The idea of a career as a pre-determined and linear path is being challenged in many areas of working life. An increasingly common experience is a changing set of mini-careers, like riding a carousel rather than climbing a ladder, where you get on and off at various times of your life.
At one end of the generational spectrum, young people are not staying long in the same place early in their careers. Itchy feet caused by discomfort with the modern workplace, uninspiring jobs and work environments alongside disillusioned lifers or a heightened sense that meaning matters more than money?
At the other end, older workers who have spent years in the same organisations and public institutions are either in survival mode, being made redundant or jumping ship into what they really wanted to do when they were younger.
Both scenarios mean coping with or embracing uncertainty. Working longer or in multiple careers is likely to mean developing your T-shape – having a deeper understanding in at least one field, as well as familiarity with a broader range of disciplines.
In praise of generalists
Generalists have had a hard time of it over the years. A career path that takes someone to different organisations, roles and types of work can be seen by a future employer as uncertain, unclear, reactive and lacking in ambition. Yet, it might purely be down to whatever work someone can get because of market conditions.
Alternatively, it may have been a conscious choice by the individual who has either transferred their skills and capabilities to a different setting or sought a new challenge and learned new capabilities. This is still very common in the UK Civil Service where many staff with long service move every 2 or 3 years for variety or interest, personal development or to freshen things up in that area and to allow other people opportunities.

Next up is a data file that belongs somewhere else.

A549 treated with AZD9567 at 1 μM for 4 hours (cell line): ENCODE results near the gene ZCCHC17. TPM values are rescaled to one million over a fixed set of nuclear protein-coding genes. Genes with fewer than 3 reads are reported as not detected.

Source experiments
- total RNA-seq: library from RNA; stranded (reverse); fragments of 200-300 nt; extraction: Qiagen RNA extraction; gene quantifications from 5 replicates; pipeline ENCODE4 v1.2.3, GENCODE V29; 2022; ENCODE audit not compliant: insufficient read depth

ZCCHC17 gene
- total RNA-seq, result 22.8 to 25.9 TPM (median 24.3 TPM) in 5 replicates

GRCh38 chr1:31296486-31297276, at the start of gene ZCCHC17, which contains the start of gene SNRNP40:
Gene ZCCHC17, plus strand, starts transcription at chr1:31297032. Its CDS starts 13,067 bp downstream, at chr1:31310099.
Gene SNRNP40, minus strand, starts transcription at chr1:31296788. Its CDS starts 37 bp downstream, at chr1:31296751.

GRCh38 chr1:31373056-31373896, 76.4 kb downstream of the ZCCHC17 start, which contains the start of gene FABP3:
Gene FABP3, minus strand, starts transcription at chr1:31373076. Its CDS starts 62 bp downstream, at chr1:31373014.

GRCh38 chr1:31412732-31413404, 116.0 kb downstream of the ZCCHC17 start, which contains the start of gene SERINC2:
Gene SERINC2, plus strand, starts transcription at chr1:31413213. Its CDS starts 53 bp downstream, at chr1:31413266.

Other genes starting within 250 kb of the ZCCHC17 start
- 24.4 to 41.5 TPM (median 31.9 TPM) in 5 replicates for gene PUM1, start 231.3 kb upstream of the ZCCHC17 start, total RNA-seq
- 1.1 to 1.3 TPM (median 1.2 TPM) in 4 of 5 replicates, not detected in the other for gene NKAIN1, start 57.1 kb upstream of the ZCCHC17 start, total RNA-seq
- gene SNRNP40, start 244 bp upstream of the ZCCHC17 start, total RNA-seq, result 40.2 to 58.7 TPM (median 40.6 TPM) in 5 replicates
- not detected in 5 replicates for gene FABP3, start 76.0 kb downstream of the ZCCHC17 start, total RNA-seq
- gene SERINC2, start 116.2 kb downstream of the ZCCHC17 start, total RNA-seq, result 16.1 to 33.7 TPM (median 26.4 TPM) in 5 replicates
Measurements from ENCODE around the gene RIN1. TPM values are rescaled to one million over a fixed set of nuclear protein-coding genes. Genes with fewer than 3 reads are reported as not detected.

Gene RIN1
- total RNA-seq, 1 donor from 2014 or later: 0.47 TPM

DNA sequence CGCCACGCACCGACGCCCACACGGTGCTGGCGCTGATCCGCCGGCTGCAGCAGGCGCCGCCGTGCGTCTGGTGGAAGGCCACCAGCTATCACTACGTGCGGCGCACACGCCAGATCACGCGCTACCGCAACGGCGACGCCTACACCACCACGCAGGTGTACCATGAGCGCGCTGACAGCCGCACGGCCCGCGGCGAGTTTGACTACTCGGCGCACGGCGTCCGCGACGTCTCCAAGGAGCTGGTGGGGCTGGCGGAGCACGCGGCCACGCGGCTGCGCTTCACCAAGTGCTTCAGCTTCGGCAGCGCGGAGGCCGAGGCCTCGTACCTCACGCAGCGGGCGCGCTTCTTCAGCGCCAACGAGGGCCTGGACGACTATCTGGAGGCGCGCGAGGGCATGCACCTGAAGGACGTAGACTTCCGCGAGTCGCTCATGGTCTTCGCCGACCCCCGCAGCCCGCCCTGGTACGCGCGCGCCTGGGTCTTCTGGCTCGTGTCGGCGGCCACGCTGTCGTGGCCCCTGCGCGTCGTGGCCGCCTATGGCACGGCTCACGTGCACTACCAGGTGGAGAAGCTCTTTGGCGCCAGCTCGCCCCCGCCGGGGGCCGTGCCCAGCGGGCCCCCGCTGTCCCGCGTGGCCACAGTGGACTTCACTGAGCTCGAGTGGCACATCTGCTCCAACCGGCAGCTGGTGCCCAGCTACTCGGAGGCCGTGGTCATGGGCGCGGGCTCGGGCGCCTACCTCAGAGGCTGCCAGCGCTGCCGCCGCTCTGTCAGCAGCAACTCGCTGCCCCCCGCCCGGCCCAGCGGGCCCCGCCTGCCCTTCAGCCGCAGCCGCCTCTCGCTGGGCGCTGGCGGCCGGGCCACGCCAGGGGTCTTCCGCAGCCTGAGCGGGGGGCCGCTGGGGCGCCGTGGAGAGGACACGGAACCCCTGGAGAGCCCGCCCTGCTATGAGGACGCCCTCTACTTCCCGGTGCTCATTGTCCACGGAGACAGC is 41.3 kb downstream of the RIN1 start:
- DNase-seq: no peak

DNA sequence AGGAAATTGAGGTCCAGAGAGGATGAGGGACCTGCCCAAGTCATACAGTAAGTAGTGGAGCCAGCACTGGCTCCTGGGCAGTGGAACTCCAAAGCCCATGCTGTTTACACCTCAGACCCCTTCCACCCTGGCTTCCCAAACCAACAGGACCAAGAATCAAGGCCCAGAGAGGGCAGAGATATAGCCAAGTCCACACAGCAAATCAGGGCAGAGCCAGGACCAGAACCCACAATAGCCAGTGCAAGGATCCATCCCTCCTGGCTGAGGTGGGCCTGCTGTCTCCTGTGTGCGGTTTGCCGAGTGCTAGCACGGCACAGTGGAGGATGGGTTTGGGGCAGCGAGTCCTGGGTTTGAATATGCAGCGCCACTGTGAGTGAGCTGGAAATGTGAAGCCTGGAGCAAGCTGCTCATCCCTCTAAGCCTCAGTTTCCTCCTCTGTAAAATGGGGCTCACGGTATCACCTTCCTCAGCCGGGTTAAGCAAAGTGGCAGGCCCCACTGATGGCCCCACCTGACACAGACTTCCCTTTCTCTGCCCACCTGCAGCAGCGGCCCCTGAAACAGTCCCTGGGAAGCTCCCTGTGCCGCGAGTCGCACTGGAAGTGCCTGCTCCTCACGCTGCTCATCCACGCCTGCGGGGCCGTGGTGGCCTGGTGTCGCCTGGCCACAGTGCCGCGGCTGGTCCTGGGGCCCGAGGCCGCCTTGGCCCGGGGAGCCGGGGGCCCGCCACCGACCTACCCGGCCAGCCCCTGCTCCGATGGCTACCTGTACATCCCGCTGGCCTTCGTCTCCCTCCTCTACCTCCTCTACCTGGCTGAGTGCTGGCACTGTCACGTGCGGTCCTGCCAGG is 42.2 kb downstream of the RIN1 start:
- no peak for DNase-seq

In other words, their generalism is their specialism. The obvious criticism is being the proverbial jack of all trades and master of none. The reality in many cases is jack of all trades and master of many, building a breadth and depth of expertise that is built upon, re-visited or re-interpreted for the benefit of others in a virtuous spiral.
The transdisciplinary path
Transdisiplinarity is the jargon – literacy in and ability to understand concepts across multiple disciplines. If you follow a transdisciplinary path, prospective employers will…
- Have a candidate who is adaptable and committed to lifelong learning
- Appreciate the broader contribution you will make compared to different job candidates
- Have more options for deploying you
Employers want people who can speak the language of multi-disciplinary teams. You can develop your contribution within a job by combining different experiences, mindsets and experiences to create a unique offering.
Your transdisciplinary contribution will help employers…
- Enhance communication within and between multi-disciplinary teams
- Gain different perspectives and blended solutions to complex problems
Developing and sustaining your employability is hard and a lifetime’s activity. To navigate the uncharted waters of the coming decade, you will need to continually reassess the skills you need and quickly put together the right resources to develop and update these.
You will need to be adaptable lifelong learners as many of the jobs of the next few years have yet to be invented. Today’s global problems cannot be solved by separate disciplines. Having breadth and enough depth in a range of disciplines will sustain your employability.
What different disciplines have you already studied or experienced? How can you leverage them to your advantage to give greater meaning to your working life?